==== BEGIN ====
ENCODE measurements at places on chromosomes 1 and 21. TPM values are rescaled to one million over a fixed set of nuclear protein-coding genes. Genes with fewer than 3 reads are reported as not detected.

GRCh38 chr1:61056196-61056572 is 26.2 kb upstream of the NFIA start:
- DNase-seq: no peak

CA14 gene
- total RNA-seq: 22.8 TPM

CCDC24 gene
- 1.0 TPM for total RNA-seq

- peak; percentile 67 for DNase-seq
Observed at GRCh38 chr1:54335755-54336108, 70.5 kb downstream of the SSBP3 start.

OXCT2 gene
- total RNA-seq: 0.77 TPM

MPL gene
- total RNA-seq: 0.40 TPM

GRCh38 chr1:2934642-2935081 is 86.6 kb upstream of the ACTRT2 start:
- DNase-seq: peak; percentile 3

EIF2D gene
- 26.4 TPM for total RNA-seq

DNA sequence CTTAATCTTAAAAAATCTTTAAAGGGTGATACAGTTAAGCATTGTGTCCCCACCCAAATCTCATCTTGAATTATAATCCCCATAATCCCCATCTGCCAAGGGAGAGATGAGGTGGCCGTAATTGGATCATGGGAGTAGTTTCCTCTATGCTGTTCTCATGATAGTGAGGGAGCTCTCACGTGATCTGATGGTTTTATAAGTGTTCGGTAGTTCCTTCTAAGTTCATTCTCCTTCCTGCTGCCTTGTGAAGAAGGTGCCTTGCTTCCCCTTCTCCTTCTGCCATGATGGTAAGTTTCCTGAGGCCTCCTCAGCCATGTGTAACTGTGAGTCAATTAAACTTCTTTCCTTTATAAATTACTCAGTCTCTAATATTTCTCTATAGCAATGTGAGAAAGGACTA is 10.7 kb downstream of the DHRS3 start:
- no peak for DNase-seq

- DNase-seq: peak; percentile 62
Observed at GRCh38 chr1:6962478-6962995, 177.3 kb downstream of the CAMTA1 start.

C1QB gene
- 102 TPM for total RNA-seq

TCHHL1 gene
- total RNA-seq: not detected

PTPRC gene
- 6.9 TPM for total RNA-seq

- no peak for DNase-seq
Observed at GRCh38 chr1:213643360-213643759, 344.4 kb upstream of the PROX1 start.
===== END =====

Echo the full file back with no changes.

ENCODE measurements at places on chromosomes 1 and 21. TPM values are rescaled to one million over a fixed set of nuclear protein-coding genes. Genes with fewer than 3 reads are reported as not detected.

GRCh38 chr1:61056196-61056572 is 26.2 kb upstream of the NFIA start:
- DNase-seq: no peak

CA14 gene
- total RNA-seq: 22.8 TPM

CCDC24 gene
- 1.0 TPM for total RNA-seq

- peak; percentile 67 for DNase-seq
Observed at GRCh38 chr1:54335755-54336108, 70.5 kb downstream of the SSBP3 start.

OXCT2 gene
- total RNA-seq: 0.77 TPM

MPL gene
- total RNA-seq: 0.40 TPM

GRCh38 chr1:2934642-2935081 is 86.6 kb upstream of the ACTRT2 start:
- DNase-seq: peak; percentile 3

EIF2D gene
- 26.4 TPM for total RNA-seq

DNA sequence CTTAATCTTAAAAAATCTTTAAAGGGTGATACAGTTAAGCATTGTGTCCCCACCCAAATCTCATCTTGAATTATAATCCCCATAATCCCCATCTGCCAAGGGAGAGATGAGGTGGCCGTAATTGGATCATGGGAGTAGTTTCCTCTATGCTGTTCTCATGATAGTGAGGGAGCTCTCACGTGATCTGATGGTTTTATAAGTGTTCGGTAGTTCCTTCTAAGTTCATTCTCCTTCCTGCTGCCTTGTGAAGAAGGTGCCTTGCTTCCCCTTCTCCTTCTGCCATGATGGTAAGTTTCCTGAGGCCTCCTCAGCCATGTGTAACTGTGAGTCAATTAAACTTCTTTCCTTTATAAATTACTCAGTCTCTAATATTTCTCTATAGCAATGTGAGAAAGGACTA is 10.7 kb downstream of the DHRS3 start:
- no peak for DNase-seq

- DNase-seq: peak; percentile 62
Observed at GRCh38 chr1:6962478-6962995, 177.3 kb downstream of the CAMTA1 start.

C1QB gene
- 102 TPM for total RNA-seq

TCHHL1 gene
- total RNA-seq: not detected

PTPRC gene
- 6.9 TPM for total RNA-seq

- no peak for DNase-seq
Observed at GRCh38 chr1:213643360-213643759, 344.4 kb upstream of the PROX1 start.